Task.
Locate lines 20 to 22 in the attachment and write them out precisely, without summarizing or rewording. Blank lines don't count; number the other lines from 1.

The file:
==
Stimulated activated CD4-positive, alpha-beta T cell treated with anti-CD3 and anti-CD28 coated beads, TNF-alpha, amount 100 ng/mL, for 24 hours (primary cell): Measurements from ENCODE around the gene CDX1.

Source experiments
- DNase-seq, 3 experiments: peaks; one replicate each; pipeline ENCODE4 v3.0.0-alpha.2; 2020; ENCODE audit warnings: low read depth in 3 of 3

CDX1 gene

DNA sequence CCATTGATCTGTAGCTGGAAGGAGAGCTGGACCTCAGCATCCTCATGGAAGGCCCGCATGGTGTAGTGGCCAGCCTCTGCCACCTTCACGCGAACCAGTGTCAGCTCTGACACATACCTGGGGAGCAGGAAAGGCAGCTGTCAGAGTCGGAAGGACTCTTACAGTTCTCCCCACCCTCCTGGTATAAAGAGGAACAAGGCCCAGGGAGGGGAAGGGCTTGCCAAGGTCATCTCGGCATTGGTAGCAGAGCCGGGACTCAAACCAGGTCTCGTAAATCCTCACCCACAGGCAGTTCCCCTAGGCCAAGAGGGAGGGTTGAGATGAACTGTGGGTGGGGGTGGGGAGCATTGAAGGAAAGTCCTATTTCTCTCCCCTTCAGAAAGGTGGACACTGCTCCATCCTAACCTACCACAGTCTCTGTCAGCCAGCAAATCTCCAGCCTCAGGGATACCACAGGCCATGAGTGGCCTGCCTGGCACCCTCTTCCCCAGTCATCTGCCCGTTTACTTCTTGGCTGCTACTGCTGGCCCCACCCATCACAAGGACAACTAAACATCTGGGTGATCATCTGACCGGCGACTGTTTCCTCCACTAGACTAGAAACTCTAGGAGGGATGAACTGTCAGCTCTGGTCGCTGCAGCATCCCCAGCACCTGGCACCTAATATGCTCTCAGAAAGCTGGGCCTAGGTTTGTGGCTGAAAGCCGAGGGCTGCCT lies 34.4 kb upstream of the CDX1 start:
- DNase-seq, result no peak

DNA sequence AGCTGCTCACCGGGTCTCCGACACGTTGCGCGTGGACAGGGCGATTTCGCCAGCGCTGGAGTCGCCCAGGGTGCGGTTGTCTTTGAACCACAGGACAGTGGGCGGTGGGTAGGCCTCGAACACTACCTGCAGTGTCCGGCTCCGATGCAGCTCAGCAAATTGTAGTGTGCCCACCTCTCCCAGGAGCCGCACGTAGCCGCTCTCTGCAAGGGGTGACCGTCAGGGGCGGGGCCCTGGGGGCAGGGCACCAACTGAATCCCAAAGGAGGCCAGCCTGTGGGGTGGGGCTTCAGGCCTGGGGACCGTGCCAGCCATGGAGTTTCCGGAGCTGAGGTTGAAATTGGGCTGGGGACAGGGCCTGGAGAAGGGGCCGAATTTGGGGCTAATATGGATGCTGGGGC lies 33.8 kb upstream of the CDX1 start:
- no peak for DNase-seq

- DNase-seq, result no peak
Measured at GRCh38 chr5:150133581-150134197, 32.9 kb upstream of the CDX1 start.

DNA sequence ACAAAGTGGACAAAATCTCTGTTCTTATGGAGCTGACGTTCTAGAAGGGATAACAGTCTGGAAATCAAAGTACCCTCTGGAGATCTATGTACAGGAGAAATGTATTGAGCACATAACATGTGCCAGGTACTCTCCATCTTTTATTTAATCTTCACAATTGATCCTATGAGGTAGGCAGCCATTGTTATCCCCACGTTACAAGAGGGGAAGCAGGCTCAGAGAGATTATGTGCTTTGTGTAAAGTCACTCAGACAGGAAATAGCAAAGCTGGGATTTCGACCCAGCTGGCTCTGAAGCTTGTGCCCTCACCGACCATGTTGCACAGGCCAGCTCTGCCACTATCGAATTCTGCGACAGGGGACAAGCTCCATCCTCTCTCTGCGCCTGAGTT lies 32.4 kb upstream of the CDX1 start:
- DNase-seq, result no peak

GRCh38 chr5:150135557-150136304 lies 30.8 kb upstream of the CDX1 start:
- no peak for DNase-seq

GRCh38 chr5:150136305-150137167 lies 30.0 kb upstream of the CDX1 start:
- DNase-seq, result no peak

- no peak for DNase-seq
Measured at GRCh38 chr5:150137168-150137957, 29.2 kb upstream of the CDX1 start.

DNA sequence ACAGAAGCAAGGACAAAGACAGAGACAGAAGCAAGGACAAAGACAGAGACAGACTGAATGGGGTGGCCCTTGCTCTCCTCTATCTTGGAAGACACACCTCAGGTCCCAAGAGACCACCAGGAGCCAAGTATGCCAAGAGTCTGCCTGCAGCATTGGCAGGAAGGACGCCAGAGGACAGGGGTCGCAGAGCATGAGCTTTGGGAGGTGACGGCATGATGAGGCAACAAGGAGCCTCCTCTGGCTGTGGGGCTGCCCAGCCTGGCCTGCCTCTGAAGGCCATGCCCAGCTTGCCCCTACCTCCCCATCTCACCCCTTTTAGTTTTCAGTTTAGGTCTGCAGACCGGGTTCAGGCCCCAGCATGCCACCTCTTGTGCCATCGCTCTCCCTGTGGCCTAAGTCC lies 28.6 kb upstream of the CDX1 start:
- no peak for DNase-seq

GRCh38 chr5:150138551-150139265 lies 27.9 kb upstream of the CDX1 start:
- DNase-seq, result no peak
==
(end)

- no peak for DNase-seq

GRCh38 chr5:150138551-150139265 lies 27.9 kb upstream of the CDX1 start:
- DNase-seq, result no peak